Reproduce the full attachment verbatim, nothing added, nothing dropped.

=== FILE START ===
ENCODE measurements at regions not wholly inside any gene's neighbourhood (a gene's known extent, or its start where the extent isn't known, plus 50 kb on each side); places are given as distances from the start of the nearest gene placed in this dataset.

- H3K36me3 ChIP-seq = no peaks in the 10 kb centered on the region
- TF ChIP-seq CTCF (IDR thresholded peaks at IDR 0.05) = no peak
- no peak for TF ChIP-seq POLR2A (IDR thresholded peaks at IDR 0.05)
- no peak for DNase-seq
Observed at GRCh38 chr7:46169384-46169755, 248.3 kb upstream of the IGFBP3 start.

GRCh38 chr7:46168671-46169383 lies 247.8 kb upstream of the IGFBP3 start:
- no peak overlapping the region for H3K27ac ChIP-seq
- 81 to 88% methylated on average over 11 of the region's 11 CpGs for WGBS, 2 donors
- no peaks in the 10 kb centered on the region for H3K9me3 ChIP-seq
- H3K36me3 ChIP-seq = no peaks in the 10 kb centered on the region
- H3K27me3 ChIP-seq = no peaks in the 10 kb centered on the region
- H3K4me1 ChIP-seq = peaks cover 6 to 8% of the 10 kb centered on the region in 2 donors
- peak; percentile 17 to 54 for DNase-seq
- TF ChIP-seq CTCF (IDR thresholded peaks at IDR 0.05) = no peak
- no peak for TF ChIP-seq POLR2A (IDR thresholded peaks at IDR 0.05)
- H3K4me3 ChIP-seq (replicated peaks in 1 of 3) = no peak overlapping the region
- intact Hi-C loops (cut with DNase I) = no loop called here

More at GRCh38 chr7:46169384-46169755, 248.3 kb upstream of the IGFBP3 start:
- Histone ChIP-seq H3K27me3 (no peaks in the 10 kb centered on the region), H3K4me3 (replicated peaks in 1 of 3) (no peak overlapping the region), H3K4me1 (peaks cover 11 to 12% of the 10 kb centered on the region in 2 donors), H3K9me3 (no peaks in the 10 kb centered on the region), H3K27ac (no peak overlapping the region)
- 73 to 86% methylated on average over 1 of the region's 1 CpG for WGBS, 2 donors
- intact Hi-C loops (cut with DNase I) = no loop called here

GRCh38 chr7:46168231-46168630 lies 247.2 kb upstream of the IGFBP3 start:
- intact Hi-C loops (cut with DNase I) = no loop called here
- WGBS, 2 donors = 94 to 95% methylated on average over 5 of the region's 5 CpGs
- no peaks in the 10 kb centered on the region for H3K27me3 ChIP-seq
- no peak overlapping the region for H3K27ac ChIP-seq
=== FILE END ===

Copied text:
ENCODE measurements at regions not wholly inside any gene's neighbourhood (a gene's known extent, or its start where the extent isn't known, plus 50 kb on each side); places are given as distances from the start of the nearest gene placed in this dataset.

- H3K36me3 ChIP-seq = no peaks in the 10 kb centered on the region
- TF ChIP-seq CTCF (IDR thresholded peaks at IDR 0.05) = no peak
- no peak for TF ChIP-seq POLR2A (IDR thresholded peaks at IDR 0.05)
- no peak for DNase-seq
Observed at GRCh38 chr7:46169384-46169755, 248.3 kb upstream of the IGFBP3 start.

GRCh38 chr7:46168671-46169383 lies 247.8 kb upstream of the IGFBP3 start:
- no peak overlapping the region for H3K27ac ChIP-seq
- 81 to 88% methylated on average over 11 of the region's 11 CpGs for WGBS, 2 donors
- no peaks in the 10 kb centered on the region for H3K9me3 ChIP-seq
- H3K36me3 ChIP-seq = no peaks in the 10 kb centered on the region
- H3K27me3 ChIP-seq = no peaks in the 10 kb centered on the region
- H3K4me1 ChIP-seq = peaks cover 6 to 8% of the 10 kb centered on the region in 2 donors
- peak; percentile 17 to 54 for DNase-seq
- TF ChIP-seq CTCF (IDR thresholded peaks at IDR 0.05) = no peak
- no peak for TF ChIP-seq POLR2A (IDR thresholded peaks at IDR 0.05)
- H3K4me3 ChIP-seq (replicated peaks in 1 of 3) = no peak overlapping the region
- intact Hi-C loops (cut with DNase I) = no loop called here

More at GRCh38 chr7:46169384-46169755, 248.3 kb upstream of the IGFBP3 start:
- Histone ChIP-seq H3K27me3 (no peaks in the 10 kb centered on the region), H3K4me3 (replicated peaks in 1 of 3) (no peak overlapping the region), H3K4me1 (peaks cover 11 to 12% of the 10 kb centered on the region in 2 donors), H3K9me3 (no peaks in the 10 kb centered on the region), H3K27ac (no peak overlapping the region)
- 73 to 86% methylated on average over 1 of the region's 1 CpG for WGBS, 2 donors
- intact Hi-C loops (cut with DNase I) = no loop called here

GRCh38 chr7:46168231-46168630 lies 247.2 kb upstream of the IGFBP3 start:
- intact Hi-C loops (cut with DNase I) = no loop called here
- WGBS, 2 donors = 94 to 95% methylated on average over 5 of the region's 5 CpGs
- no peaks in the 10 kb centered on the region for H3K27me3 ChIP-seq
- no peak overlapping the region for H3K27ac ChIP-seq